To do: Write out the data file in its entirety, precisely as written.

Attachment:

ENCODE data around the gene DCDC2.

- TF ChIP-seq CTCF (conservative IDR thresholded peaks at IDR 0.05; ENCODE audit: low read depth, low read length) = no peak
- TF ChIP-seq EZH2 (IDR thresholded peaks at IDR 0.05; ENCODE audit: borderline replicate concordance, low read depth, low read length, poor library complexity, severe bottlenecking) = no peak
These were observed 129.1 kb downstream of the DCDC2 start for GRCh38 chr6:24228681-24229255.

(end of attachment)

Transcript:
ENCODE data around the gene DCDC2.

- TF ChIP-seq CTCF (conservative IDR thresholded peaks at IDR 0.05; ENCODE audit: low read depth, low read length) = no peak
- TF ChIP-seq EZH2 (IDR thresholded peaks at IDR 0.05; ENCODE audit: borderline replicate concordance, low read depth, low read length, poor library complexity, severe bottlenecking) = no peak
These were observed 129.1 kb downstream of the DCDC2 start for GRCh38 chr6:24228681-24229255.